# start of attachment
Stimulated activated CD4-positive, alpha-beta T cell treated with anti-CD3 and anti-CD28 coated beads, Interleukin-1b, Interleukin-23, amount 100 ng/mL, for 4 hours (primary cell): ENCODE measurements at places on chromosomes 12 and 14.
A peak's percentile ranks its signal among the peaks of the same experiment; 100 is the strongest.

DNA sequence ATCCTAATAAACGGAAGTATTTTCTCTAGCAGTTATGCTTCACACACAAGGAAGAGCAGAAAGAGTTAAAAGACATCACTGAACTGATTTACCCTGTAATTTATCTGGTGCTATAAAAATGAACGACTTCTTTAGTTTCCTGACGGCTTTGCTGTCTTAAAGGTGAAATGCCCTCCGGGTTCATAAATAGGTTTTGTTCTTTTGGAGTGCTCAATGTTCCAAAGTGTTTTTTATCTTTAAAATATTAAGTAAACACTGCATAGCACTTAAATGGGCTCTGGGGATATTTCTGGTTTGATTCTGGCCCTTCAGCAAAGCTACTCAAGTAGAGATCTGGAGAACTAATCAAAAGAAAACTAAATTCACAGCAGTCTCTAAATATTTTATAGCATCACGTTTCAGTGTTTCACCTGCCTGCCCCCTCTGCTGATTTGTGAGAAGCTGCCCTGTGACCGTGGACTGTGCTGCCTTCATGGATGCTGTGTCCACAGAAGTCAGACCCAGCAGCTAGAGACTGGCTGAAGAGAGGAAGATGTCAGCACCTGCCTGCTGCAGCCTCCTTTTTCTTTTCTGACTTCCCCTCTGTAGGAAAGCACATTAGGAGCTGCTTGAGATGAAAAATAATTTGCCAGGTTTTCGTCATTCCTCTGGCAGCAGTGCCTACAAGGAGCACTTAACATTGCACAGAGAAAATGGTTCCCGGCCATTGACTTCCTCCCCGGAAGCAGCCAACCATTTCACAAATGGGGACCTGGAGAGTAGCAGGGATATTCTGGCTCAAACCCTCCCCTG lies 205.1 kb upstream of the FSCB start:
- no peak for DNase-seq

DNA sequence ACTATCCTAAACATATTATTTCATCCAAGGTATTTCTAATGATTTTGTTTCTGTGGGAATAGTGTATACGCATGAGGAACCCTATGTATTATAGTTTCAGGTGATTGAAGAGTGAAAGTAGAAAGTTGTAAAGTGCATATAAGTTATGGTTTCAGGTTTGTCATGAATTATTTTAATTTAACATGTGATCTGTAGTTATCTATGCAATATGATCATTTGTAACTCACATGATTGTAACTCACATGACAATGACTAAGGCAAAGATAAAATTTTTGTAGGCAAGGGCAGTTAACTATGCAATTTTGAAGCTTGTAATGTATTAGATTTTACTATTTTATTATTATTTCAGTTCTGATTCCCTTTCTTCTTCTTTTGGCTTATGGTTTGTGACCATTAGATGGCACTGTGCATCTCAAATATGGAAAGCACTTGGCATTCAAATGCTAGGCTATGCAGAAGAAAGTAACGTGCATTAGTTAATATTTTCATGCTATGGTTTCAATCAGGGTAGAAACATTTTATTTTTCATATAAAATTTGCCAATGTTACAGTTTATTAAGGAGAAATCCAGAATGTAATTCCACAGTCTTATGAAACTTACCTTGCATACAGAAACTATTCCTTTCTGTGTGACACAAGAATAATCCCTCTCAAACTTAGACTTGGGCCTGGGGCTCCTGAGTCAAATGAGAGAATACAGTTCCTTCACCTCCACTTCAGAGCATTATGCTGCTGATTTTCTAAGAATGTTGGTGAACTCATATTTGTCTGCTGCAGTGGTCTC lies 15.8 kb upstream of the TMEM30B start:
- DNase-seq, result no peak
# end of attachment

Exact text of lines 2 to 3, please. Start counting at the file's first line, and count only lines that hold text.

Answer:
A peak's percentile ranks its signal among the peaks of the same experiment; 100 is the strongest.

DNA sequence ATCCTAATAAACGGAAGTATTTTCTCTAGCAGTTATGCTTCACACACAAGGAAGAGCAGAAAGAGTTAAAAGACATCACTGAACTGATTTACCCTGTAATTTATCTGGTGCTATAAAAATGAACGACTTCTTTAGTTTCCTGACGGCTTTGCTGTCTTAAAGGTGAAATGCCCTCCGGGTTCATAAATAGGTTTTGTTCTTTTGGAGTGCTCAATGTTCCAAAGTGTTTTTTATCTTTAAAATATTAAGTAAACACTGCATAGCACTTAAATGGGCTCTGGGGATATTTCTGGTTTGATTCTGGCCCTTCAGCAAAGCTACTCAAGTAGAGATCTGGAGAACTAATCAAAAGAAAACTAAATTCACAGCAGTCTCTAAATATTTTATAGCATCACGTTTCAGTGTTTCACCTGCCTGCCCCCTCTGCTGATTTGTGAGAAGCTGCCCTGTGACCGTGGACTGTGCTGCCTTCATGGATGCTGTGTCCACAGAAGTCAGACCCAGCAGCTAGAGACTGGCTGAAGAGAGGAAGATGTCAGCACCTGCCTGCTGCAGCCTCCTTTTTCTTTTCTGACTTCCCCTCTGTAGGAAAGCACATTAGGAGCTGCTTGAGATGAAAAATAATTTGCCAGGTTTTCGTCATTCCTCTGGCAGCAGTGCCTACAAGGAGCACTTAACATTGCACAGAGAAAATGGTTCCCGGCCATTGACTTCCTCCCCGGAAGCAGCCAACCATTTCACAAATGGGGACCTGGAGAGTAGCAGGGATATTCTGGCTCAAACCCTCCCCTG lies 205.1 kb upstream of the FSCB start: